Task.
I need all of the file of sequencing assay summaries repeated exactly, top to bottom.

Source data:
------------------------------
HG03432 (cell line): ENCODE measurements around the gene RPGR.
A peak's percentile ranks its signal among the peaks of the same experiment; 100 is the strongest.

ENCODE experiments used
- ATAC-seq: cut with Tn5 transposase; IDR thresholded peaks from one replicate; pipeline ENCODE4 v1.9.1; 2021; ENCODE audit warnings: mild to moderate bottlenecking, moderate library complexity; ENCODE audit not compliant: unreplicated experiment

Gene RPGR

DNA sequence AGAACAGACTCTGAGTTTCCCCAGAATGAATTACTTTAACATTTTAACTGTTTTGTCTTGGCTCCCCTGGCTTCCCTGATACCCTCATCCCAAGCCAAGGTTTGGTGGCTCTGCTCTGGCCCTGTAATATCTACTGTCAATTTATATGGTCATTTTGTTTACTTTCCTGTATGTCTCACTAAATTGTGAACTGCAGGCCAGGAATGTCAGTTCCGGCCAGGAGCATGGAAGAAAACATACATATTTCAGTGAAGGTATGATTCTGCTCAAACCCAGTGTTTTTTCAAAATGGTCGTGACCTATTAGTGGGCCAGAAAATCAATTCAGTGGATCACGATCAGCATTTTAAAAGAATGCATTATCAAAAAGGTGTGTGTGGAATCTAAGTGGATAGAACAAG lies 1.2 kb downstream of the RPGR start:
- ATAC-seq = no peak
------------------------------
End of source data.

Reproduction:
HG03432 (cell line): ENCODE measurements around the gene RPGR.
A peak's percentile ranks its signal among the peaks of the same experiment; 100 is the strongest.

ENCODE experiments used
- ATAC-seq: cut with Tn5 transposase; IDR thresholded peaks from one replicate; pipeline ENCODE4 v1.9.1; 2021; ENCODE audit warnings: mild to moderate bottlenecking, moderate library complexity; ENCODE audit not compliant: unreplicated experiment

Gene RPGR

DNA sequence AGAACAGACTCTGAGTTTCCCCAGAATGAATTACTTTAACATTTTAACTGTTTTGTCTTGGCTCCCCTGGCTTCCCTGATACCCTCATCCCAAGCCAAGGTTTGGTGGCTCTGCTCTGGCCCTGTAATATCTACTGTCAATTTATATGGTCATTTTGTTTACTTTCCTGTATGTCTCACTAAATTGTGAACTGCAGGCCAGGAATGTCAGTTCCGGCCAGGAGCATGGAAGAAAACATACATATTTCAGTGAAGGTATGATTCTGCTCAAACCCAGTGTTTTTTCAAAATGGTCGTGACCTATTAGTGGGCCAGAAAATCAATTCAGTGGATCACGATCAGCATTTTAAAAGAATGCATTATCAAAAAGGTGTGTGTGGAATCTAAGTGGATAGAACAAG lies 1.2 kb downstream of the RPGR start:
- ATAC-seq = no peak